At TechCrunch Disrupt Hackathon Day 1 Pictures

It’s 3:15am ET and the TechCrunch Disrupt hackathon is still going strong. A large number of teams are using to build their apps. Pictures from Day 1:

Tiggzi Platform New Features: Source View, jQuery Mobile Themes, Android Permissions, New Data Types in Database

We just added some really cool features to Tiggzi Platform. Check them out!

New Source view

As we continue to make Tiggzi Platform enterprise-level, just just added a Source view where you can see and open the actual files behind your app. Right now the files are opened as read-only but we are working on allowing you to modify them as well.


jQuery Mobile themes

We got all our custom themes back and you can also create new themes using the jQuery Mobile ThemeRoller tool. Simply create your theme in the tool, download and then upload to Tiggzi. It’s that simple.


jQuery Mobile ThemeRoller site:


Once you create a new theme, select Create New > Theme and upload the theme you created.

Android permissions

You have been asking for this feature and now it’s here. Customize the permissions for your app before building a binary.


Binary build errors log

You no longer need to email support to find out why the binary build failed. You can now view the error and try to fix it:


New UI components

We added two new jQuery Mobile components, Grouped Buttons and Collapsible Set:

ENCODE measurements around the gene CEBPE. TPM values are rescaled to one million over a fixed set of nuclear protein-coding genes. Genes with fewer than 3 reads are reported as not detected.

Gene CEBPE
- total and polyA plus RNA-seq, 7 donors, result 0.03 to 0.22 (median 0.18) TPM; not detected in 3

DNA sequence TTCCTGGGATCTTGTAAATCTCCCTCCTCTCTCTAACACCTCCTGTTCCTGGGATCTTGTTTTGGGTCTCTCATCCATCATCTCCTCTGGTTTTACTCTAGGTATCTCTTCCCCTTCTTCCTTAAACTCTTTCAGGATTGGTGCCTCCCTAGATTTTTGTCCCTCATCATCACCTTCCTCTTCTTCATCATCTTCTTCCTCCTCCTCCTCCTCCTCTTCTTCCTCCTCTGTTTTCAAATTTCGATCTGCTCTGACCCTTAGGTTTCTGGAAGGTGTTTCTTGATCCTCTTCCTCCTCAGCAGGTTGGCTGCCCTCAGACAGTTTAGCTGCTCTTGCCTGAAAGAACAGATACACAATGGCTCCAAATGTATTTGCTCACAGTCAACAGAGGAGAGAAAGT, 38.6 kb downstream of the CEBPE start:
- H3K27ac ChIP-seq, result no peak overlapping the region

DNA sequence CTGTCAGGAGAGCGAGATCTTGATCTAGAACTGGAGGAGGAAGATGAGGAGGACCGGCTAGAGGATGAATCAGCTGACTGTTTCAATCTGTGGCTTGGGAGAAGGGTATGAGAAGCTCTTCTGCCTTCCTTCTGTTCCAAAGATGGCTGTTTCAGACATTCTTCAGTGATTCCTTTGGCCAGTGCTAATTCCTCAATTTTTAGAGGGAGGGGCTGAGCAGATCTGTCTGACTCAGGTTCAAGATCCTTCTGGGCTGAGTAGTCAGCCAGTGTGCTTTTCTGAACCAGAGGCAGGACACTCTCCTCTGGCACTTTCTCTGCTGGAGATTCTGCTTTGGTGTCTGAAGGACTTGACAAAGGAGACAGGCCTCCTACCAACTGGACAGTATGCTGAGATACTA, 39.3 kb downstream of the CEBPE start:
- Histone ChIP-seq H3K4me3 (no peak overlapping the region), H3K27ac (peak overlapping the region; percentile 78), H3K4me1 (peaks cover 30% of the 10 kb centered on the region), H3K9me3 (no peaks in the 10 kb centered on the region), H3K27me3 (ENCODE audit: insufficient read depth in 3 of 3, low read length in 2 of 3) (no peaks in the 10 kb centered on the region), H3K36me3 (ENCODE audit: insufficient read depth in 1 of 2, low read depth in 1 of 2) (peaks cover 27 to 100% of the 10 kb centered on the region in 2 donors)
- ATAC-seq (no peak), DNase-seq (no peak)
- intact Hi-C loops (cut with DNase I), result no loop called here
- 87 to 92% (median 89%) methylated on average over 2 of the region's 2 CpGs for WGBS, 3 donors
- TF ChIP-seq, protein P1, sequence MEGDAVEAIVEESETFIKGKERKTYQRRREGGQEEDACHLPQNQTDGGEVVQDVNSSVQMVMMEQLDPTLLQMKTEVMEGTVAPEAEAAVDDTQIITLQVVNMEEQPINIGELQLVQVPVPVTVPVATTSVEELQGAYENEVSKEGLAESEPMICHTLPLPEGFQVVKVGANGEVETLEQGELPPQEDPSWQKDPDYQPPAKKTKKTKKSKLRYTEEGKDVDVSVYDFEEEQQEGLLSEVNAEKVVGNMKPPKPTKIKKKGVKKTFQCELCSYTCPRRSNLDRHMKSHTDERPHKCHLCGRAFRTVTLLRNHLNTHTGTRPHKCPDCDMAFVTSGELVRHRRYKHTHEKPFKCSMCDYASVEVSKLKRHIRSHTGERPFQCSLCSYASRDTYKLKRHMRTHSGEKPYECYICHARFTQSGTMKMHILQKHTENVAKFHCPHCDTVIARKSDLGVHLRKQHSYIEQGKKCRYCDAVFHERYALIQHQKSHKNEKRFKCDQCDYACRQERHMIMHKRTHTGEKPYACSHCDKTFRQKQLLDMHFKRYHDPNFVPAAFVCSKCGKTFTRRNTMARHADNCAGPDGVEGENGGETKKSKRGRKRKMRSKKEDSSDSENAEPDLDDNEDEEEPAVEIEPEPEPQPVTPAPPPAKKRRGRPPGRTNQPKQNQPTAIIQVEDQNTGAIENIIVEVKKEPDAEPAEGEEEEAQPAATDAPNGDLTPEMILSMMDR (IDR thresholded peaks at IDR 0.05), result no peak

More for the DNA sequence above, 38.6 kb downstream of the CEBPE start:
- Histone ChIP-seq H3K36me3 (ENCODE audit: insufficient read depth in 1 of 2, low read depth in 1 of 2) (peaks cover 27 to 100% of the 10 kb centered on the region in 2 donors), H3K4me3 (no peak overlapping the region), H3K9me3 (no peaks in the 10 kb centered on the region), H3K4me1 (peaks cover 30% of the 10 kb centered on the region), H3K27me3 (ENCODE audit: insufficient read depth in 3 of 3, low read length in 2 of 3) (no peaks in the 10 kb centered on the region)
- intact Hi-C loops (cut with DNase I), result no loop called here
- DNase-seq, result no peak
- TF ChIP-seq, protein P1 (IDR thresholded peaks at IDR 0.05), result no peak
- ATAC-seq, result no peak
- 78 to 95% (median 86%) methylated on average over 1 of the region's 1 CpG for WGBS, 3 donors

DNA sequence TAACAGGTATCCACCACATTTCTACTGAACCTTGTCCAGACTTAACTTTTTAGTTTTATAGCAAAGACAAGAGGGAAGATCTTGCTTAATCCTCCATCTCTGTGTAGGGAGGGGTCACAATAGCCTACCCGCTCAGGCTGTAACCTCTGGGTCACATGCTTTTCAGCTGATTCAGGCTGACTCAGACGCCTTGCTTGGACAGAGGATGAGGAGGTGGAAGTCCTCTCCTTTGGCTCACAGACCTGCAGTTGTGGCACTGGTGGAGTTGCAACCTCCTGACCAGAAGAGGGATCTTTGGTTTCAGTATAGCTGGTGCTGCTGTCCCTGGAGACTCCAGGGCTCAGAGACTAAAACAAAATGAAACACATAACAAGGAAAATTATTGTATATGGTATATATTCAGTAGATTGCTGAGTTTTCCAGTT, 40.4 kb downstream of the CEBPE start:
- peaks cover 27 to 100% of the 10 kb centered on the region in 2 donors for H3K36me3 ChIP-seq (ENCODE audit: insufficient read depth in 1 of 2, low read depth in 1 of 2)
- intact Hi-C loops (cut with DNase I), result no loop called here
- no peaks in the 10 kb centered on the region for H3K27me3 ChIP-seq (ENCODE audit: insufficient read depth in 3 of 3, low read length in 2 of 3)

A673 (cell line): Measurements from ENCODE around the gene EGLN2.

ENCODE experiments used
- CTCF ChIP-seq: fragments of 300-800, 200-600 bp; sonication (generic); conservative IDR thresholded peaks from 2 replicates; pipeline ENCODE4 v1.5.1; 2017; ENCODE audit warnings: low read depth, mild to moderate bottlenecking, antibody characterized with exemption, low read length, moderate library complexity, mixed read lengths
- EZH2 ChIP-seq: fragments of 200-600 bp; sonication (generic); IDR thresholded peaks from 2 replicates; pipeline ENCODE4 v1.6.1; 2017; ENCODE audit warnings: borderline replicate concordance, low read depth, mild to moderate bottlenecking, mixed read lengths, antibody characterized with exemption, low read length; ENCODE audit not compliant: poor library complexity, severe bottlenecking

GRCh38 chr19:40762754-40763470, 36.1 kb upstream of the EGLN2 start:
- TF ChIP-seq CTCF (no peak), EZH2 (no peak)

Pointer and Array types in database

On the Backend Services side, we added two new data types to the database: Array and Pointer:


New tutorials and getting help

Don’t forget to check our new tutorials and as always, if you have any questions let us know via email, forum or @tiggziapps.


New Tutorials – Creating Mobile Apps with Tiggzi Backend Services

Tiggzi on TechCrunch

TechCrunch coverage of Tiggzi’s new Windows 8 support:

Tiggzi App Builder at The NYC JavaScript & HTML5 Meetup, July 11, 2012

On July 11th, I will be showing Tiggzi app builder at the NYC JavaScript & HTML5 meetup. I will show how to build an HTML5 and jQuery Mobile app connected to a cloud API. Every one in the audience will be able to test the app as I build it. I will also show the new Tiggzi Database. A cloud database for storing app data that’s exposed via elegant REST API. In addition to Tiggzi, appMobi is presenting as well. It should be a fun event. Hope to see you there.

Meet the Authors of Practical RichFaces 2/edition [Podcast]

Here is a recording of a podcast that Ilya (@ilya_shaikovsky, blog) and I did with Apress/Oracle: Meet the authors of the Practical RichFaces 2/edition.

Building Mobile Apps With jQuery For Any Device In The Cloud [Slides]

Slides from hands-on tutorial on building mobile apps with jQuery Mobile, OSCON 2011, Portland, Oregon. We build a Twitter Search app. Want to build the same app? Go to for step-by-step guide.

Mobile apps choices: Native Apps vs Web Apps

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This post shows various differences, in various categories between building native mobile apps and web mobile apps. I know that everyone has their own experiences and opinions, which I would love to hear. So, don’t hesitate to hit the comments at the end of this post.

Native App Web App
Platform Five different mobile platforms:

  • iOS
  • Android
  • BlackBerry
  • webOS
  • Windows Phone
Other notes:

  • Android also experiences a rather big fragmentation in terms of Android versions to various screen size and features from different phone manufacturers and tablets.
  • There are also Symbian and MeeGo, however, they are getting very little traction today.
Mobile web browser. Differences still exist as different versions of mobile platforms run different browsers, with different support for various latest HTML5 features.
App discovery, monetization, support
App discovery App Store – proven and popular. A number of options: